With summer holidays coming to an end, The Yard in Edinburgh was closed in August for essential maintenance for ten days. This gave us a chance to refresh the indoor and outdoor play area and we managed to upgrade our popular bedswing, solardome and sensory room.
Before we closed for maintenance, we celebrated International Playday by holding our very own Hayday, Playday. Our playteam pulled out all the stops to decorate the place with hay bales, wooden horses and cardboard cut outs that made it seem like The Yard had been transported to the Wild West. Our senior playworker Ivan set up a big Teepee structure in the garden. It was a lovely day, and the hay created an amazing play experience for all the children who enjoyed crawling through it, ripping it up or chucking it on each other! We had so much hay we were still playing with it a week later before we called Gorgie Farm who came to take the remaining hay away. It was a great day, and it inspired our playteam to plan lots of fun play sessions for September and October!
We have completed our summer programme with the fantastic ‘Street party’ on the 11th August.
The day was full of variety. Several local projects came together to provide the venues and activities – Broomhouse Health Strategy Group, The Broomhouse Centre, The Big Project, St David’s Church and The Big Project There were over 200 local people at the event, with many volunteers who made the day possible. We had fun with food with an outdoor BBQ and indoors preparing fresh fruit faces and fruit kebabs and some tasty cooking. There were lots of entertainments on the stage with our local DJ, live bands and Big Project Choir, Book Bug singing with the younger children. There was a taster session for our new Dance Aerobics group. Stalls from interesting health and wellbeing groups and charities. We also continued our ‘Community Chat’ with Napier University supporting a local community survey.. Out of doors there was a bouncy castle and the Fire Services brought their Fire Engine and Fire Officers to offer for the families safety advice and families see and sit inside the Engine. We were pleased to be able to offer all the activities free for the community .
Other August activities included the end of the ‘Summer Programme’ activities. Our older adults had a very enjoyable trip on public transport to the City Art Centre ‘A-Z’ Exhibition. We had a nice tour from the staff, which added to the experience. There was great fun at with some ‘Family Outdoor Exercise’ and we got some sunshine.
There was fun bus outing to Craigie’s Farm for families. That was very popular with everyone having an opportunity to pick fresh strawberries, raspberries and cherries.
The month ended with us getting started with some of our regular Autumn activities., Chair Exercise and Walking Group and preparation underway for September’s new ‘Adult Cooking’ sessions and ‘Dance/Aerobics’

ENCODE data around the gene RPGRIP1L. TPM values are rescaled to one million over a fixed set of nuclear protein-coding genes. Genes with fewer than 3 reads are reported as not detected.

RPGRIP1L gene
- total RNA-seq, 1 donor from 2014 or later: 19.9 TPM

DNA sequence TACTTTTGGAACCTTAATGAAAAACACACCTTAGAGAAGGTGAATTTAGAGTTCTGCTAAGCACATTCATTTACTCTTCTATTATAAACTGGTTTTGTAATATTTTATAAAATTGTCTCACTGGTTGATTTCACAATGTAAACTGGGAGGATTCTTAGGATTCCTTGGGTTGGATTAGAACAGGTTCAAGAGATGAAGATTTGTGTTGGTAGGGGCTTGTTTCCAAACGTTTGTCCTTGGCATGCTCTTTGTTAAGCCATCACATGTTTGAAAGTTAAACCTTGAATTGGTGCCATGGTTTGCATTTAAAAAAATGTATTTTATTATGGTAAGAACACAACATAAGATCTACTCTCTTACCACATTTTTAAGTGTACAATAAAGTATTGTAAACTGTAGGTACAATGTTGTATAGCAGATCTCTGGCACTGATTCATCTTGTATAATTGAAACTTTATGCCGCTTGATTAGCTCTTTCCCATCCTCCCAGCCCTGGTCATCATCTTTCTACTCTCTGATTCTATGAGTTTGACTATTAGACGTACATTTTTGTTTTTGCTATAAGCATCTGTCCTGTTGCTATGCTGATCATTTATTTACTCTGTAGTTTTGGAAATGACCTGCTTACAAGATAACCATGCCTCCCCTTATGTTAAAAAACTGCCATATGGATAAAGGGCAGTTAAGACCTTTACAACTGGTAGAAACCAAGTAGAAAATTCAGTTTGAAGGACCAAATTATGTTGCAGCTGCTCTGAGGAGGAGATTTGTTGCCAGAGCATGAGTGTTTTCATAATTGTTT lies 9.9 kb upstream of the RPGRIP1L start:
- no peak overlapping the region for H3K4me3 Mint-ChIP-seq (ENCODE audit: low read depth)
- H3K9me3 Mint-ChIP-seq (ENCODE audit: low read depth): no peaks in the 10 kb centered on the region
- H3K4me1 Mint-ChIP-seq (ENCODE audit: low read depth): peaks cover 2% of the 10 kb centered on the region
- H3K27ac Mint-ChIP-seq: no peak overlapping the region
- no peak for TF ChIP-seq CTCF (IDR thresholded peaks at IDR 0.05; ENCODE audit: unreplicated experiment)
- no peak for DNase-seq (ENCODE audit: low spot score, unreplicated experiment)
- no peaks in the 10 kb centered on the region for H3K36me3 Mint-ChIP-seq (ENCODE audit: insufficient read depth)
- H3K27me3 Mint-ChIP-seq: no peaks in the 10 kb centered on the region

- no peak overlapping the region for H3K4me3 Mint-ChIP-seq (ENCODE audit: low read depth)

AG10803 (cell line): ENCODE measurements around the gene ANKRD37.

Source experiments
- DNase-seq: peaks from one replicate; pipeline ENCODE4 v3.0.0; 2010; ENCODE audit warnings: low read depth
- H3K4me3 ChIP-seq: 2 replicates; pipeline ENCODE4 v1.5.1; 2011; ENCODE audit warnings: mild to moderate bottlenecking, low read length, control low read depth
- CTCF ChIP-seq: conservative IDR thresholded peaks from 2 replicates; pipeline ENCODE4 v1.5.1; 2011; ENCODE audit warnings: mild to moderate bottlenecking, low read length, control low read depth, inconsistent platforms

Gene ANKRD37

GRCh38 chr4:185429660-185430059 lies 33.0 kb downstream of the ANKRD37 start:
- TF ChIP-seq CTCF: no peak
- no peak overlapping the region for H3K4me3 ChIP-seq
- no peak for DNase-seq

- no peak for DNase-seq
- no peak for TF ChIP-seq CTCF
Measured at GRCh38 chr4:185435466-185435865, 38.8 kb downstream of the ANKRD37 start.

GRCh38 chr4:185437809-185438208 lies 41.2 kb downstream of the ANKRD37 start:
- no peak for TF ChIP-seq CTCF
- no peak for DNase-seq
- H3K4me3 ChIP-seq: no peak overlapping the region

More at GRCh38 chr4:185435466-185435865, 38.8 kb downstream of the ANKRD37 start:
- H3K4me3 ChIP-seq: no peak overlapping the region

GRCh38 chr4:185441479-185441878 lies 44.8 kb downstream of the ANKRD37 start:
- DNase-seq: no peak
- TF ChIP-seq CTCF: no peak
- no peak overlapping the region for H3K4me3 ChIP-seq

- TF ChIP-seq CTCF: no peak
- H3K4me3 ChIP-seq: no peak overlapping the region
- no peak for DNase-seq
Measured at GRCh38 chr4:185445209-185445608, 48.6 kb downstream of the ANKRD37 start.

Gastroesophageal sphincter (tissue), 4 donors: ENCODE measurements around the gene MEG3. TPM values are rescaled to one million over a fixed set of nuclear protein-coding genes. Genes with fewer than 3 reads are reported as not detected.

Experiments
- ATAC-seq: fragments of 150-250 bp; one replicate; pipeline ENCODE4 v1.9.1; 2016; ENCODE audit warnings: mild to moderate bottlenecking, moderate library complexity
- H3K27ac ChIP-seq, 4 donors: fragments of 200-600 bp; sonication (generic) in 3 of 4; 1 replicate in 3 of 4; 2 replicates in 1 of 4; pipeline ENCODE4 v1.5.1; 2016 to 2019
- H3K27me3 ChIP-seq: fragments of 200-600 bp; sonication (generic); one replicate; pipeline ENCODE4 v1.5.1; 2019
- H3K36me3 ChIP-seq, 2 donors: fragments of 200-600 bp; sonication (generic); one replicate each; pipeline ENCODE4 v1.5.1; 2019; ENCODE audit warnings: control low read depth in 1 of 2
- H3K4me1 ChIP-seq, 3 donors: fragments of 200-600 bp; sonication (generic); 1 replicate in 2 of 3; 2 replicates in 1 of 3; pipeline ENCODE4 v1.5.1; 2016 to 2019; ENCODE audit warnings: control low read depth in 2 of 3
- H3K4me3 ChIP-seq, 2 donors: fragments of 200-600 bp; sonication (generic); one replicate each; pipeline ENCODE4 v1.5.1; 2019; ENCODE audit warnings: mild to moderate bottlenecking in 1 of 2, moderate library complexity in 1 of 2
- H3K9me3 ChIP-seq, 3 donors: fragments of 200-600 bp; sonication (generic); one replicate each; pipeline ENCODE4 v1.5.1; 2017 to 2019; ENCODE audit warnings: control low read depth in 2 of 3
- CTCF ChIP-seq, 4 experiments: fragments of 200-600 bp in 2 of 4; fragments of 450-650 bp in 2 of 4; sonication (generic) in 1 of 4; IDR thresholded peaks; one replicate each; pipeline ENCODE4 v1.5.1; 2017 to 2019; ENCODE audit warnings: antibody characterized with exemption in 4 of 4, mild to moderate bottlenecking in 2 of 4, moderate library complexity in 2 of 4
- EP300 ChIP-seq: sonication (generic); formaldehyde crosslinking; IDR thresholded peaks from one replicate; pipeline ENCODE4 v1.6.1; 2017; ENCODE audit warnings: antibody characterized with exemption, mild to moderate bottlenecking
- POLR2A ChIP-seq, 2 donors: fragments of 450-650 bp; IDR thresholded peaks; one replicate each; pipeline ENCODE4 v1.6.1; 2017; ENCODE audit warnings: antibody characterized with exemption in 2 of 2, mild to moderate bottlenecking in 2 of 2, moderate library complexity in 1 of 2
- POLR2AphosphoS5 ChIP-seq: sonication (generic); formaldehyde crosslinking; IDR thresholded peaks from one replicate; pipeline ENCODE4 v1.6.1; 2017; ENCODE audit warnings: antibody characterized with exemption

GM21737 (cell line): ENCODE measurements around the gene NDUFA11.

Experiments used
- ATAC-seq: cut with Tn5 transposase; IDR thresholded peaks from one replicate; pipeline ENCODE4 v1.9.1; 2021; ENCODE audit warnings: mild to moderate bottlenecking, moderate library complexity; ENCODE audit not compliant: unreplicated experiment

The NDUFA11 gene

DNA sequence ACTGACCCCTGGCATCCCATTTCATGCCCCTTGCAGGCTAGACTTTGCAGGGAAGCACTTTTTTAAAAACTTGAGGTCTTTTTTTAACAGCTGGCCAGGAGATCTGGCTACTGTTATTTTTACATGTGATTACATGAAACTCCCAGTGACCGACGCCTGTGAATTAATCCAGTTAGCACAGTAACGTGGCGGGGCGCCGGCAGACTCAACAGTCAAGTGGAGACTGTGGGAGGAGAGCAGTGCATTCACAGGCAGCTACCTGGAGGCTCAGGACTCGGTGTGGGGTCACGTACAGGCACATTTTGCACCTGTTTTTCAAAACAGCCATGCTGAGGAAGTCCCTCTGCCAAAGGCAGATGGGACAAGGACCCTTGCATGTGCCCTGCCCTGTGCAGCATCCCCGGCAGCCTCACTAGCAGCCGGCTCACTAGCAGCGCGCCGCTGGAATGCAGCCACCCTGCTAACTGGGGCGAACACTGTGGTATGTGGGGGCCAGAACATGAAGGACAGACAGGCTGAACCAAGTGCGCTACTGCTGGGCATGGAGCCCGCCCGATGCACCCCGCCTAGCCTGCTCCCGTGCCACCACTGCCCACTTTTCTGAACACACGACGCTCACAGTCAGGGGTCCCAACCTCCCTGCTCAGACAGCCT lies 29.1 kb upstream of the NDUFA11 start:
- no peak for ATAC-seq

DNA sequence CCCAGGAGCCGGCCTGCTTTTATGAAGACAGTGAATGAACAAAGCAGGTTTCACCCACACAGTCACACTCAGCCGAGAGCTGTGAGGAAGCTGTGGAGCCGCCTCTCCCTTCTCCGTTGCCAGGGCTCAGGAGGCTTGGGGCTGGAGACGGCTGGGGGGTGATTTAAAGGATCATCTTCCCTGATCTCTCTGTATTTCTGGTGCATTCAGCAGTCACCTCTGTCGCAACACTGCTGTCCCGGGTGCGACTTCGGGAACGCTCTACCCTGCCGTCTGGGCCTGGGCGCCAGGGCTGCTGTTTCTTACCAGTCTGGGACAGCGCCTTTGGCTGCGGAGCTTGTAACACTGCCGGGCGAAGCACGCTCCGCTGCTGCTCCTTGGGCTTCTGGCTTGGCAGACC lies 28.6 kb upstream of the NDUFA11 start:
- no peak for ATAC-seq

With the holiday season in full swing, August was a quieter month for us and visits. However, around 30,000 visitors attended The Black Isle Show, near Muir of Ord on the 3rd of August. Dingwall and District Beekeepers and their live honeybees were a fantastic draw, whether old or young everyone was delighted to meet the queen!
Dingwall Beekeepers, Live Honeybees and The Queen!
We then hosted our Scottish National Honey Show at the Flower and Food Festival in Dundee. We were delighted to see so many entrants into the competition classes, and over the moon when we received hundreds of posters from the Primary 4 to Primary 7 pupils of Eastern Primary School in Dundee. Boy did they brighten up our tent! It was wonderful to see pupils winning first, second and third prizes! A big thank you to everyone who entered and a special thanks to Rhona and Hilary for organising all these posters!
Scottish National Honey Show & Eastern Primary Poster
It’s back to school with a bang for us in September and we can’t wait to meet many new bee friends across Scotland.
August: Our busiest month yet!
In spite of struggling with cabbage white butterfly, turnip sawfly caterpillars, aphids and slugs we have been able to harvest potatoes, carrots, beetroots, onions, two varieties of cabbage, three varieties of kale, two varieties of turnips, radishes, lettuce, chard, courgettes, four varieties of tomatoes, cucumbers, French beans and runner beans for our weekly organic veg boxes.
It’s been an incredibly busy month, and in addition to the usual tasks revolving around growing the vegetables (sowing, transplanting, weeding, harvesting, watering, trimming) preparations for the annual Harvest Party, a key fundraiser for COCA and Caerhys Farm, were in full swing.
Luckily, our German EVS volunteer received reinforcement from WWOOFers and five international helpers who joined us for almost three weeks as part of the UNA Workcamp scheme. The volunteers from Denmark, Germany, France, Spain, Russia, and Japan helped with the preparations for the Harvest Party including transforming the farm into a festival-worthy space, ensuring a smooth running of the event, and helping to clean up after the festival. Katya, one of our Workcamp volunteers, sums up her experience: “To tell the truth, I spent an amazing time with wonderful people, not only at the farm, but in St Davids, too. I met a lot of guys from different countries, explored farm life and beautiful sights of Wales. Some things like harvesting beans or weeding seemed daily routine for me, but I had a great time, especially during the Harvest Party”.